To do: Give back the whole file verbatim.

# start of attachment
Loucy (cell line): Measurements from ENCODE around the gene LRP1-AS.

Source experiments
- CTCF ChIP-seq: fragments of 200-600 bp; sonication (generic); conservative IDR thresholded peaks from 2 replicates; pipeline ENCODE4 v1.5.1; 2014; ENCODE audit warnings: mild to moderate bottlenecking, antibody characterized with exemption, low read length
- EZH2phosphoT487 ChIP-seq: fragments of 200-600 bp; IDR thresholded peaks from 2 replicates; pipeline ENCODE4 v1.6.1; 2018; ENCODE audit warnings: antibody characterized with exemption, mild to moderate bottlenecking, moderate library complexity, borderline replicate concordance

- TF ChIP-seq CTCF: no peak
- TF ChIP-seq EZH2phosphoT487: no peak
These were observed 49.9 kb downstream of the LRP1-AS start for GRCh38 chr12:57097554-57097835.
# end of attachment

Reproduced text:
Loucy (cell line): Measurements from ENCODE around the gene LRP1-AS.

Source experiments
- CTCF ChIP-seq: fragments of 200-600 bp; sonication (generic); conservative IDR thresholded peaks from 2 replicates; pipeline ENCODE4 v1.5.1; 2014; ENCODE audit warnings: mild to moderate bottlenecking, antibody characterized with exemption, low read length
- EZH2phosphoT487 ChIP-seq: fragments of 200-600 bp; IDR thresholded peaks from 2 replicates; pipeline ENCODE4 v1.6.1; 2018; ENCODE audit warnings: antibody characterized with exemption, mild to moderate bottlenecking, moderate library complexity, borderline replicate concordance

- TF ChIP-seq CTCF: no peak
- TF ChIP-seq EZH2phosphoT487: no peak
These were observed 49.9 kb downstream of the LRP1-AS start for GRCh38 chr12:57097554-57097835.